A Beginner’s Guide to Dividends

When a company turns a profit, what happens to the money that they receive? The business usually has two simple choices: they can keep the cash within the company, or they can give the money back to the people who invest in the company. Any payment returned to investors from the company’s earnings are known as dividends.

How you choose to spend any dividends you receive now plays a vital role in defining your investment strategy as a winning one down the road. There is no straight answer- you should be making your dividend decisions based on your current situation and also as part of your long-term retirement planning. In other words, when it comes to dividends, you do you. But before you take your first dividend check and blow it on bottle service, make sure you are aware of your options.

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To Spend or to DRIP? That is the Question

Many people reinvest their dividends back into their investment, allowing you to accumulate more and more shares as time goes on, thereby increasing your overall stock position. If you choose to go this path, you will likely see the term DRIP, which stands for Dividend Reinvestment Plan.

Using a DRIP run by a brokerage firm or the company itself, you can purchase additional shares with your dividends. DRIP shares come from the company’s reserve, so when you decide to sell them, you are required to sell them back to the company at market value.

The goal of many people who invest in high dividend paying stocks is to live off of profits in retirement. This strategy entails a portfolio big enough to generate high enough dividends on a regular basis for you to spend while leaving the principle untouched so it can continue to earn you more. The concern is that when retirement comes, your portfolio earns 3%, but you withdraw 6% for living expenses. Because there is no way to know what the market will look like then, living off of your dividends does carry some risk.

Dividends Don’t Grow on Trees (Unless you invested in a tree-related stock)

Profits can come from any investment, but there are differences worth knowing when deciding on an investment strategy. Established firms are more likely to pay dividends on a regular basis, as compared to newer companies that may use earnings to reinvest back into the company instead of paying out dividends to shareholders. Tech companies frequently use this strategy and rarely pay dividends.

One option that shareholders can execute is to invest in individual companies known for paying dividends on a regular basis. Dividend stocks, which are merely stocks that have a long history of paying out dividends, are perfect for someone seeking income in addition to returns.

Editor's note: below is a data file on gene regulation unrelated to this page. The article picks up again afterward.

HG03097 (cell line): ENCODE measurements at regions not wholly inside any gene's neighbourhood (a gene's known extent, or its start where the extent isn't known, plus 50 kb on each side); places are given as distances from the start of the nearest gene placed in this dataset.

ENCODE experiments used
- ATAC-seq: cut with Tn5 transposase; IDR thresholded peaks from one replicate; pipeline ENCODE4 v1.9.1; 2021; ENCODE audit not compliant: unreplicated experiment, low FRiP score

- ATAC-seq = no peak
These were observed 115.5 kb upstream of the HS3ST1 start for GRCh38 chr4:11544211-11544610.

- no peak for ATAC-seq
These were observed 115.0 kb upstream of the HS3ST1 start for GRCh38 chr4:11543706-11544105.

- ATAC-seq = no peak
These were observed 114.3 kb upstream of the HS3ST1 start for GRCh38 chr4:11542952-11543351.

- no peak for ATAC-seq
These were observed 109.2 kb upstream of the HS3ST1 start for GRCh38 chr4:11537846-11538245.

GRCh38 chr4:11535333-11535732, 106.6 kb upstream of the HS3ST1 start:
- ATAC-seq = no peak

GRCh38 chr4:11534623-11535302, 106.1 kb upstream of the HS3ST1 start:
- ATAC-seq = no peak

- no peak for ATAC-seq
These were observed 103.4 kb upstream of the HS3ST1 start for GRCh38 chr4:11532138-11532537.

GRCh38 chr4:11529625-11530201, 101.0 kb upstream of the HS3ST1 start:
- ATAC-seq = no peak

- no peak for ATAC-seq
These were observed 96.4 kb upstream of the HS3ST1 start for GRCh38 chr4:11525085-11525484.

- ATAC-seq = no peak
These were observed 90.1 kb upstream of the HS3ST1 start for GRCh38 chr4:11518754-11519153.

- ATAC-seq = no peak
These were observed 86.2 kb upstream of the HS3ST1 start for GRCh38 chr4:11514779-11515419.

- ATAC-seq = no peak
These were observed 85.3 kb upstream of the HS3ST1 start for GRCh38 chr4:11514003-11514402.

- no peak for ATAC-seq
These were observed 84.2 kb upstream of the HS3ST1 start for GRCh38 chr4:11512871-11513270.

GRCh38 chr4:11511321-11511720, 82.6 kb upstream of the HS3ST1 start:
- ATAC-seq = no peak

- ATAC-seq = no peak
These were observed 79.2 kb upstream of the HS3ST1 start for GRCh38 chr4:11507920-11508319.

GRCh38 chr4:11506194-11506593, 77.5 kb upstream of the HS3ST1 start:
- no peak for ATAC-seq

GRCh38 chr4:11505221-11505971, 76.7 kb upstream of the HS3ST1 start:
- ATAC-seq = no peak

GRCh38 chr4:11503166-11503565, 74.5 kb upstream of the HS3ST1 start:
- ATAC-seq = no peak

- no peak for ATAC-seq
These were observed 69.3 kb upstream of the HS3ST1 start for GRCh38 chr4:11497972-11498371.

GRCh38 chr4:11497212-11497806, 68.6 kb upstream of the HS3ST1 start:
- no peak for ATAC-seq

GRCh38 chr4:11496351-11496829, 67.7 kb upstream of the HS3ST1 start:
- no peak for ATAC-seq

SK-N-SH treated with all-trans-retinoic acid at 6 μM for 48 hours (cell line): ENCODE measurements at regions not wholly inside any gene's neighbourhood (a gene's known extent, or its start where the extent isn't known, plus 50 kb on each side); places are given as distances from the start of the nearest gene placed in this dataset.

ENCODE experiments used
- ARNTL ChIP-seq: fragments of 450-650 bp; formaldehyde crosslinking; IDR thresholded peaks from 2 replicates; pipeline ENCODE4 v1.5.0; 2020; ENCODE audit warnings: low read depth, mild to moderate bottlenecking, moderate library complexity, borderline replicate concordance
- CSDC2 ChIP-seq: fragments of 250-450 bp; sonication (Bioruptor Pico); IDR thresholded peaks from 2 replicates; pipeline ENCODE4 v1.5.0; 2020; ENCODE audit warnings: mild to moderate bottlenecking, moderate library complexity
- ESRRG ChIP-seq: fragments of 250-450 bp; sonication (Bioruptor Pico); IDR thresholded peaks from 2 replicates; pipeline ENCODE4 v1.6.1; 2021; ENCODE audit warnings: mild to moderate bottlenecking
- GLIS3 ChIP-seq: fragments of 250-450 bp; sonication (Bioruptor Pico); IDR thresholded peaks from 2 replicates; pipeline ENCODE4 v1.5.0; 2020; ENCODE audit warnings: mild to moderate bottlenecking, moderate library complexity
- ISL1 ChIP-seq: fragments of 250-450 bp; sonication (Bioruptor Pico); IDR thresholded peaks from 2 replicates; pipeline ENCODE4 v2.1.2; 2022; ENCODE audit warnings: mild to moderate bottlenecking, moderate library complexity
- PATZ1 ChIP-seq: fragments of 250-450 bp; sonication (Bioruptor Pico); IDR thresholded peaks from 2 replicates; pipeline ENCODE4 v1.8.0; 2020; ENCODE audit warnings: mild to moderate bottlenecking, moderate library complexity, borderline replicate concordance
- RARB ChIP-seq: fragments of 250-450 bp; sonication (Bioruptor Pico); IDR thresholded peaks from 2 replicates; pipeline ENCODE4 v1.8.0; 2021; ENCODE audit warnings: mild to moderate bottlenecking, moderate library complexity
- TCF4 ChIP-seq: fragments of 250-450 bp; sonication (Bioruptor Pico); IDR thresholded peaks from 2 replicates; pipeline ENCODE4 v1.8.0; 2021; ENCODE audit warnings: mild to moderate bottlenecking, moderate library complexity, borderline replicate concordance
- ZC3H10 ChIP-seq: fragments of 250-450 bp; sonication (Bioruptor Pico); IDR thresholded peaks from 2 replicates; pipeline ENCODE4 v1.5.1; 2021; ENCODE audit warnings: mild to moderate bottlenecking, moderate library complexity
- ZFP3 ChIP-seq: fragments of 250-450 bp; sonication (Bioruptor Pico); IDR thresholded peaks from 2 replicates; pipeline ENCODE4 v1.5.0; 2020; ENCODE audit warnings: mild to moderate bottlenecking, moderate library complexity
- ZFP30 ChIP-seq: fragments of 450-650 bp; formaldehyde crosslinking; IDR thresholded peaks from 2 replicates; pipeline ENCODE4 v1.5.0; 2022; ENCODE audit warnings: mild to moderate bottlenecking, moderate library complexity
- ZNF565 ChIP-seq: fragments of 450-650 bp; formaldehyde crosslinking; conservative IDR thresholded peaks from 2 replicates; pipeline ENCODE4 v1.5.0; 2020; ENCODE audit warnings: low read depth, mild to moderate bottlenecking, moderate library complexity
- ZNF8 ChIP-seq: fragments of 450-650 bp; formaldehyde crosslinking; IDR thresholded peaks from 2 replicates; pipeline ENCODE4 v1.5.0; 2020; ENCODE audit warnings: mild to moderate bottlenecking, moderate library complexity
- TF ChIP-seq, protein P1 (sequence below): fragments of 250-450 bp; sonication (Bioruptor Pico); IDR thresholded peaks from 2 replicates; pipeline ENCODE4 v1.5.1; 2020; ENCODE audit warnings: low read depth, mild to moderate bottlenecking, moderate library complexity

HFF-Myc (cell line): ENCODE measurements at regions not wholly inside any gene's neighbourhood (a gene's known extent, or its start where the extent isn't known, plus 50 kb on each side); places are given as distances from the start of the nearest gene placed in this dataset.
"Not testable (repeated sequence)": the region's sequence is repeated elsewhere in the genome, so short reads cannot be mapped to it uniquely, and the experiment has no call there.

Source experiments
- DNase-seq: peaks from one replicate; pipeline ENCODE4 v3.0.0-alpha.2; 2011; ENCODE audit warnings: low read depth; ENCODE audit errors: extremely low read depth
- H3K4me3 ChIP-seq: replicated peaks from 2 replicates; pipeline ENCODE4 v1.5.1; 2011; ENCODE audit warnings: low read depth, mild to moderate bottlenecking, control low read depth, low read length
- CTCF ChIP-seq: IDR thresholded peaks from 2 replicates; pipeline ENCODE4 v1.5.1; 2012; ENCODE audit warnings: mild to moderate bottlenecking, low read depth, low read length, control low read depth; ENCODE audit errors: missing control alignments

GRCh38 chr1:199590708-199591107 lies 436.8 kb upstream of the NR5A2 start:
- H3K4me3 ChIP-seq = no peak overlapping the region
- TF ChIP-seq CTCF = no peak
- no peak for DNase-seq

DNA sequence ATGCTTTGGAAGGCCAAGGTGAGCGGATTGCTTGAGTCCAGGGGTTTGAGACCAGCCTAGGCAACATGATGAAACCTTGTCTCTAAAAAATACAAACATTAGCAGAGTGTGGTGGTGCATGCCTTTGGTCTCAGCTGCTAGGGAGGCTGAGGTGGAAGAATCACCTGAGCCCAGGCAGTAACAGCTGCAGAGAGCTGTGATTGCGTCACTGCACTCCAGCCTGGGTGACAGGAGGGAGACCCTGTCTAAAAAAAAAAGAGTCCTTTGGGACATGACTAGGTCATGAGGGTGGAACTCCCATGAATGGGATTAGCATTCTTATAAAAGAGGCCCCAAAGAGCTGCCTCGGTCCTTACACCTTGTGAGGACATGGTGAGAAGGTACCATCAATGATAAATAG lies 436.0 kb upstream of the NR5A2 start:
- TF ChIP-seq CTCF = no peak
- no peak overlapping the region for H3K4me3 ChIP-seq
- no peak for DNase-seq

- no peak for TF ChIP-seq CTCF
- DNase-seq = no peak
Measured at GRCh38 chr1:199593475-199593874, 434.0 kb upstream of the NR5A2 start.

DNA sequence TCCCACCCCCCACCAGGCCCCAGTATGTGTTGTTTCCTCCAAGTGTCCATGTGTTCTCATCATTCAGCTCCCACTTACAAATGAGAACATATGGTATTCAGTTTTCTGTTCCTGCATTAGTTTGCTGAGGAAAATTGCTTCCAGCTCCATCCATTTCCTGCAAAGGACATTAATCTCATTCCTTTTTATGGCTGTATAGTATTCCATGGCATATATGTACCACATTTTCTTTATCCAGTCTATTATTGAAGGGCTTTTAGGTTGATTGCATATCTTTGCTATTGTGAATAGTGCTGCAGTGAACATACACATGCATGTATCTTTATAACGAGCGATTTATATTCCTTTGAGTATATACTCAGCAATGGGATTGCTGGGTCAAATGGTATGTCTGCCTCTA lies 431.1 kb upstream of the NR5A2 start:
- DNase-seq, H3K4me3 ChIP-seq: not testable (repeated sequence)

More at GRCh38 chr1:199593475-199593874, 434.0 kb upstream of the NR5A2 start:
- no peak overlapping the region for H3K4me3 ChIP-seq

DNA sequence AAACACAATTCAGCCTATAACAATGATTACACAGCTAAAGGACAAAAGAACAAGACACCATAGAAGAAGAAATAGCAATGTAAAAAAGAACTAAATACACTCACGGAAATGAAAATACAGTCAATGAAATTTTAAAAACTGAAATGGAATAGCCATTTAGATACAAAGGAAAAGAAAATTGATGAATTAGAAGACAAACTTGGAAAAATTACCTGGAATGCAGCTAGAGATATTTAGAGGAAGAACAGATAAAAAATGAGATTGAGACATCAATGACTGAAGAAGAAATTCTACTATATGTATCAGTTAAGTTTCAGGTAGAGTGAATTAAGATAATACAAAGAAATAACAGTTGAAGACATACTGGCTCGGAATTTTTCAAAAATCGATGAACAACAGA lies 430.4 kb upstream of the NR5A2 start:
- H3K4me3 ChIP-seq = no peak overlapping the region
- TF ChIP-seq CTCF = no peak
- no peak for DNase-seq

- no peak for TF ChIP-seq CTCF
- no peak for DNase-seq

According to U.S. News & World Report, some of the recent top dividend stocks include:

  • Broadcom Inc (AVGO)- 5.81% one-year returns, 2.66% dividend yield
  • Suntrust Banks Inc (STI)- 32.91% one-year returns, 2.27% dividend yield
  • Vail Resorts Inc (MTN)- 22.69% one-year returns, 2.27% dividend yield

As solid as those numbers may look, you need to remember that anytime you are investing in a single company, you are putting all of your eggs in one basket. Investing in high-yield dividend stocks may be attractive, but any investor knows you need diversity to protect yourself for the long-term.

ETFs: “I like the high-yield performance, she likes the security of a diverse fund.”

In 1993, investors and traders were looking for ways to invest in multiple high-performing stocks at once with a lower risk factor. Thus, the exchange-traded fund (ETF) was born, and within a decade its popularity among investors has skyrocketed. Currently, ETFs hold net assets amounting to $1.34 trillion; that compares to $14.72 trillion in total assets held by investment companies, like mutual funds.

Most (but not all) ETFs are designed to mimic index funds, as they share a common goal: generate a benchmark return at minimal cost to investors. One advantage of an ETF is that unlike an index fund, it often trades commission-free, which is attractive to investors.

Here are some of the current top-performing ETFs, according to Investopedia:

  • WisdomTree U.S. Quality Dividend Growth Fund (DGRW)- 26.77% one-year return, 1.69% dividend yield
  • iShares Core Dividend Growth ETF (DGRO)- 22.41% one-year return, 1.92% dividend yield
  • First Trust NASDAQ Rising Dividend Achievers ETF (RDVY)- 22.07% one-year return, 1.18% annual yield

As you can see, just deciding that you want to start receiving dividends on stocks is not enough. To ensure you are making smart moves designed to move you towards your long-term financial goals, staying educated and aware of the various dividend options and vehicles is crucial.

Whether you are planning for retirement or just seeking some short-term earnings from a high-yield stock or fund, how you choose to handle dividends is an important decision for any investor. With Stockpile, you have the freedom to invest in stocks, ETFs, or a combination of both- whatever fits your investment strategy. And not only can you reinvest your dividends, but Stockpile will only charge 99¢ in trading commission.

For more information on how to start investing for as little as $5 with free sign-up and no monthly fees or minimums, visit www.stockpile.com now and start buying fractional shares of 1,000+ stocks and ETFs today.



/meghan Gardler